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Stay Away from Seller Financing

by My Journey to Millions

I was reading Wall Street Journal’s Online Personal Finance Section and came across a very interesting article, that in my humble opinion, didn’t explore the downfalls of Seller Financing enough.  The article was entitled “Mortgage Lending for Sellers” by Amy Hoak (full article can be found here).

What is Seller Financing?

The idea of seller financing is easy, instead of your local/international bank loaning you the money, it is Mr. or Mrs. Seller which provides the terms for your mortgage.  As you can imagine, seller financing is going to get more and more press as traditional means of credit become tighter and tighter.  Additionally, as Ms. Hoak points out,

Seller financing can help buyers who may be having trouble getting a loan because they are self-employed or work on commission.

Reasons not to do Seller Financing

This leads me to my first point, one not even brought up by Ms. Hoak – why do you, Mr. Seller, think you are better at evaluating someone’s risk?  Lets ignore, the situation of family members lending to each other (which is questionable at best to begin with), you, as a seller, are going to make the decision to lend someone money when a bank, whose sole job is to lend money has decided against it?  I know most banks have made mistakes lately, but that doesn’t mean you have to also.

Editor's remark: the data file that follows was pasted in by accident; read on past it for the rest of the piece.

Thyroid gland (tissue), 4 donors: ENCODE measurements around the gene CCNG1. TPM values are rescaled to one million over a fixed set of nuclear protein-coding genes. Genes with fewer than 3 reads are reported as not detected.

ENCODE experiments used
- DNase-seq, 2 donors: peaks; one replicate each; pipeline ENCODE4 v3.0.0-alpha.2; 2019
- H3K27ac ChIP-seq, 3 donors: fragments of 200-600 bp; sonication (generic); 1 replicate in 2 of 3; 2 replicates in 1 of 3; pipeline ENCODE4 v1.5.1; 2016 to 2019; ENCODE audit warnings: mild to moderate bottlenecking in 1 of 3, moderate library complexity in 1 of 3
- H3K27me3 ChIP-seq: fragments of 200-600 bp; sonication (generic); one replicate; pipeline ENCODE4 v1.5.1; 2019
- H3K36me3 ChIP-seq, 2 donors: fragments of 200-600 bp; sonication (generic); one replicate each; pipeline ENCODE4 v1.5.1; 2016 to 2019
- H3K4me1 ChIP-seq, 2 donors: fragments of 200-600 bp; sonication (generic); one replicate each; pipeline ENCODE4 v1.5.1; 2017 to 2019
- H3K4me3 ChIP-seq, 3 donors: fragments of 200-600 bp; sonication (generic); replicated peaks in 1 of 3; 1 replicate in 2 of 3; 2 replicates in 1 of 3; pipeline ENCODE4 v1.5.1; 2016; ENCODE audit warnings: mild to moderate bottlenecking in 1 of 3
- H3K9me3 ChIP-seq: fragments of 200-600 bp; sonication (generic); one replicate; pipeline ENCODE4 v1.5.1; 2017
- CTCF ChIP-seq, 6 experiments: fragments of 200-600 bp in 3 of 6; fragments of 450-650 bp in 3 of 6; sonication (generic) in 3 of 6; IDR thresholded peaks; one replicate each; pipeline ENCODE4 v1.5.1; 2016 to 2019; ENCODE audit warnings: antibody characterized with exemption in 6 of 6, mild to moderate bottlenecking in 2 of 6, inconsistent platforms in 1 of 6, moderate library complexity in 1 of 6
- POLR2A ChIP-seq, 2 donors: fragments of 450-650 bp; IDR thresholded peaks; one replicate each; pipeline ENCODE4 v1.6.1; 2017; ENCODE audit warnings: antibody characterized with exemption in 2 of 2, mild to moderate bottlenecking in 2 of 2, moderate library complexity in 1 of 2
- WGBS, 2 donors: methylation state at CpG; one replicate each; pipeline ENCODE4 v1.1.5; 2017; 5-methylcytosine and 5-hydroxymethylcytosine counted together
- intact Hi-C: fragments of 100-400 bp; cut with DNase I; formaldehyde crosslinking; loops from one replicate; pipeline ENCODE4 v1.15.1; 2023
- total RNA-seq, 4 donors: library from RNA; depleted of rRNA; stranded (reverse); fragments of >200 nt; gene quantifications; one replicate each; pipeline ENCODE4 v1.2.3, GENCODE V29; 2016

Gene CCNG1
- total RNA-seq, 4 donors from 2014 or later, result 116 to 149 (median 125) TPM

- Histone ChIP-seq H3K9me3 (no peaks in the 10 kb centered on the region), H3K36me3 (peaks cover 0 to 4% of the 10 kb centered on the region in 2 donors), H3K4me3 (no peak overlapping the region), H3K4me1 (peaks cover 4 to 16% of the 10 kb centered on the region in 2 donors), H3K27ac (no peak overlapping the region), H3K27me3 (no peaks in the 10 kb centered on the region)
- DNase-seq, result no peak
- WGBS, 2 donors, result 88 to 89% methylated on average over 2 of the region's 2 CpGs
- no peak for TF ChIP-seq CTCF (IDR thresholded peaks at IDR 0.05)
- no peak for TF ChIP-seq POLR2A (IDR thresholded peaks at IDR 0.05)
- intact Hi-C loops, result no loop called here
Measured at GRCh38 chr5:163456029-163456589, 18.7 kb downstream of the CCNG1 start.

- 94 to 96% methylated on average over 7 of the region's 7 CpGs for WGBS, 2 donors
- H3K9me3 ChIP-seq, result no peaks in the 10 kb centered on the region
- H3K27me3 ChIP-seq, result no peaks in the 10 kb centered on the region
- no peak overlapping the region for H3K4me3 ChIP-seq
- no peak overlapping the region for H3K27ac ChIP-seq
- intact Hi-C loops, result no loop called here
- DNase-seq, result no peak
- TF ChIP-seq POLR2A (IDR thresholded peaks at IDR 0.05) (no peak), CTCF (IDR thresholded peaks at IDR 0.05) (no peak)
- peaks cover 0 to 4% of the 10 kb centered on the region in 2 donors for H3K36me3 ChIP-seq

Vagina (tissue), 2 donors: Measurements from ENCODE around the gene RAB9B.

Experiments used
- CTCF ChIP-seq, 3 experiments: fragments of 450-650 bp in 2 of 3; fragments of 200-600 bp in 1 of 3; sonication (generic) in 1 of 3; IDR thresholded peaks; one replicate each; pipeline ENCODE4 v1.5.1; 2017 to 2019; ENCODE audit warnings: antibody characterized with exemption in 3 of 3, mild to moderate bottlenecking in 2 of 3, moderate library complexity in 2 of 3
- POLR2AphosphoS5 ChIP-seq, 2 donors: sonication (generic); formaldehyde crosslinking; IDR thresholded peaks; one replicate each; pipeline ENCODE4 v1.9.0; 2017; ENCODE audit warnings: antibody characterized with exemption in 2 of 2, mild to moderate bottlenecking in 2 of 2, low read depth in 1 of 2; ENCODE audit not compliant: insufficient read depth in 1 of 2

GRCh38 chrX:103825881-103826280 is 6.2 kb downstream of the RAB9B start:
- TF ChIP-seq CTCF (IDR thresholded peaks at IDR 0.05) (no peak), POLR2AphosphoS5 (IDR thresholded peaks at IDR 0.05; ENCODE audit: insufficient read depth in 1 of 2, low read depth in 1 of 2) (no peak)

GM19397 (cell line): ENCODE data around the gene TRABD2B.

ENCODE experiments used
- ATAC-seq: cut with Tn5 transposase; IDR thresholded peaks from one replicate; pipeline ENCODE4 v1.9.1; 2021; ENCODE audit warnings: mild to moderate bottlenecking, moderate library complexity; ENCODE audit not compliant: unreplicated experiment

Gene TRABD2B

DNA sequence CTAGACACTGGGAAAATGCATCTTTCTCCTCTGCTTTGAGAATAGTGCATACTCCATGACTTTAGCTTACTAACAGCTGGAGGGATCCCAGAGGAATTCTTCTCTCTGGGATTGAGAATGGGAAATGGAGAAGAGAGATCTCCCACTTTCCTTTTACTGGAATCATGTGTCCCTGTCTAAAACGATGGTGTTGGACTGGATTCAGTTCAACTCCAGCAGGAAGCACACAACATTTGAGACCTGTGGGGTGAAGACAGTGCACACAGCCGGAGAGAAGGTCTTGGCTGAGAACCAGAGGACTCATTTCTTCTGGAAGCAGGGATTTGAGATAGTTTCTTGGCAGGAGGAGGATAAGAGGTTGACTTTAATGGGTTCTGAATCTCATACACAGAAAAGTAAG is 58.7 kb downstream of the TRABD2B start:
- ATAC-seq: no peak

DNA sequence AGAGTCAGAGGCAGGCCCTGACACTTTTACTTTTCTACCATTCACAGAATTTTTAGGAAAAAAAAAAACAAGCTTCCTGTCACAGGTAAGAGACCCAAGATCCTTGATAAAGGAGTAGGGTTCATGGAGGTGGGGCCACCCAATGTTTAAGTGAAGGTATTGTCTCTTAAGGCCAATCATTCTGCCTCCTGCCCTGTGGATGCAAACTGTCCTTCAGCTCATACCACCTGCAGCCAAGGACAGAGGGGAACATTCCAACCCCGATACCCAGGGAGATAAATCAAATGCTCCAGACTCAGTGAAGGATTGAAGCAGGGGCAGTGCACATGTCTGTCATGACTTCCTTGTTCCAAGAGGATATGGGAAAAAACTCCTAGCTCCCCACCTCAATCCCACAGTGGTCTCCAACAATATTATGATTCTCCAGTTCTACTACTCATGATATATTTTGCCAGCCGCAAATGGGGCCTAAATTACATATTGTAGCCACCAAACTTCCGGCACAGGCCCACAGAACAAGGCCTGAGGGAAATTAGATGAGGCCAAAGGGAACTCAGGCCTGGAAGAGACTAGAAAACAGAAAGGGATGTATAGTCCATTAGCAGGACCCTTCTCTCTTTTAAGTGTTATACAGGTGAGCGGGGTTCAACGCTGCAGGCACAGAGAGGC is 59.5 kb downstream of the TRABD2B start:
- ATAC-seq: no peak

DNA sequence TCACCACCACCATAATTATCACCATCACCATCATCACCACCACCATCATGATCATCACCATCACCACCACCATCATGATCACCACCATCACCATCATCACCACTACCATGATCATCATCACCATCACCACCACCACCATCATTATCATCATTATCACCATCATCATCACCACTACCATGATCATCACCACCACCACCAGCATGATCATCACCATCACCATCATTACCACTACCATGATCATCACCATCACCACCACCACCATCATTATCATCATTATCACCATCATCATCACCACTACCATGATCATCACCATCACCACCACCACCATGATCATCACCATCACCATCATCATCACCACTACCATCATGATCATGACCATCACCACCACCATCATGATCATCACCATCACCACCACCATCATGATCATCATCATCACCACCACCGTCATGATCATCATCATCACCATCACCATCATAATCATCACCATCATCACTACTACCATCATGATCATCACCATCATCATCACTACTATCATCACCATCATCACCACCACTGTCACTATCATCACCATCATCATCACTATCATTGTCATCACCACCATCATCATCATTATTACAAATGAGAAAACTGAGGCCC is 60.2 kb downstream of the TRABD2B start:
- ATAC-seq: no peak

The second problem is one of liquidity, what is the old saying? Every buyer is a seller? To be fair, Ms. Hoak states that this shouldn’t be used for those that need the money to buy their next home.

Alright, even if we were to ignore your credit evaluating skills, and liquidity issues, there are issues of default that is not explored by Ms. Hoak.  Specifically, she only says that,

But if the buyer defaults on the loan while the seller is holding the paper, the seller may need to reclaim the property through foreclosure.

And that’s it???  No details about foreclosure and what that entails.  As wikipedia defines it,

Foreclosure is the legal proceeding in which a mortgagee, or other lienholder, usually a lender, obtains a court ordered termination of a mortgagor’sequitable right of redemption.

As soon as you see the words “legal proceeding” you should think timely! When you enter into this kind of agreement, you are precluding the fantasy situation of you as seller come in and change all the locks.  From my brief experience in this area, you are talking 6 to 9 months of foreclosure…is that what you were thinking about when you decided to become a seller and a bank? Probably not.

A bigger problem? When the foreclosure process is halted when your purchaser/mortgager (mortgagee is the bank its one of those weird legal terminology things) goes into bankruptcy! So now you can’t use the property you sold AND ARE NOT GETTING MONEY IN!

While I generally like the article I really think it needed more details into the downfalls…BE CAREFUL!

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